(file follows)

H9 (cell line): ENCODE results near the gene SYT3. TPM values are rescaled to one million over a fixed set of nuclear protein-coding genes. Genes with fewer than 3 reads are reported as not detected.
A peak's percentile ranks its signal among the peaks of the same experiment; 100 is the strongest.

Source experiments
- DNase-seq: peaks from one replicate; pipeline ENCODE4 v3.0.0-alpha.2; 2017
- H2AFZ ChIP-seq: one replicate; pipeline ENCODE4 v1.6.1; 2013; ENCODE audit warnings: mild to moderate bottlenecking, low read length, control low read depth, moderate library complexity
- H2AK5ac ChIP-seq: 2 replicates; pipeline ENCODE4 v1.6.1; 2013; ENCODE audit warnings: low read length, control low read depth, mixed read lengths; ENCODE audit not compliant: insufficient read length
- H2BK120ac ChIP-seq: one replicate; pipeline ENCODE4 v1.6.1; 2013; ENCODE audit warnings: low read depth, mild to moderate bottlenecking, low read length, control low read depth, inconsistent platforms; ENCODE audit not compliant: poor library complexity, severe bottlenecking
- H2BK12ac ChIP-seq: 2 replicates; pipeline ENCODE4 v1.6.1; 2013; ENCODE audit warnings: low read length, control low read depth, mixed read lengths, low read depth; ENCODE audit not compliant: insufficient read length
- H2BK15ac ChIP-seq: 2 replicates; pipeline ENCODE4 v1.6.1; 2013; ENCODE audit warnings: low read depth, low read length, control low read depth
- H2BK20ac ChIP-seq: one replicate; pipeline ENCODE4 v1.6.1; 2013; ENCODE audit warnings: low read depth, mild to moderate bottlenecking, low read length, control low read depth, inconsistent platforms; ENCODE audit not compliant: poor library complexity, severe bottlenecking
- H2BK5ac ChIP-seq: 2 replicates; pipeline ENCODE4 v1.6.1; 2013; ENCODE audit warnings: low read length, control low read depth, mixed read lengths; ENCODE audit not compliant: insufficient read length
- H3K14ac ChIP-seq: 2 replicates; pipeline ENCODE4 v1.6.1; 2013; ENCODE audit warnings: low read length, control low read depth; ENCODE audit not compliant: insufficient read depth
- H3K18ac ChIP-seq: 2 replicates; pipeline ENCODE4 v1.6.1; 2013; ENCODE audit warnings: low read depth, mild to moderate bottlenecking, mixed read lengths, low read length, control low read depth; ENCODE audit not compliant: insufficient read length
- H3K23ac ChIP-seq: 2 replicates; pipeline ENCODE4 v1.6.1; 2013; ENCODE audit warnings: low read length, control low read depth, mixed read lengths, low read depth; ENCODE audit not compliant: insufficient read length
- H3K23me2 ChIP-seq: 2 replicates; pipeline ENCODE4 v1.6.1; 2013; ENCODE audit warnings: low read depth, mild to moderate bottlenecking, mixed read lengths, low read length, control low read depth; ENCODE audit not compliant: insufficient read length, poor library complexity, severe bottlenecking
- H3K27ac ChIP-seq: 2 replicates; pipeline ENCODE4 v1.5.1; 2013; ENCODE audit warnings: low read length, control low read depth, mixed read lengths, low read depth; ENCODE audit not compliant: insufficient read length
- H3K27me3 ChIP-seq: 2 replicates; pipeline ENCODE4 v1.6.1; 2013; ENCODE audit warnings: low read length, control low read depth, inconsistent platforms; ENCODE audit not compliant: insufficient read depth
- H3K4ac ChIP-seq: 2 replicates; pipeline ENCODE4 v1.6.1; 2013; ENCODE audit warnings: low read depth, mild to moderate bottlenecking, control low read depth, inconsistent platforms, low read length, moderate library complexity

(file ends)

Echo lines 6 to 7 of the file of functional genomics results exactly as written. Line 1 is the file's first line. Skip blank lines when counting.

- H2AK5ac ChIP-seq: 2 replicates; pipeline ENCODE4 v1.6.1; 2013; ENCODE audit warnings: low read length, control low read depth, mixed read lengths; ENCODE audit not compliant: insufficient read length
- H2BK120ac ChIP-seq: one replicate; pipeline ENCODE4 v1.6.1; 2013; ENCODE audit warnings: low read depth, mild to moderate bottlenecking, low read length, control low read depth, inconsistent platforms; ENCODE audit not compliant: poor library complexity, severe bottlenecking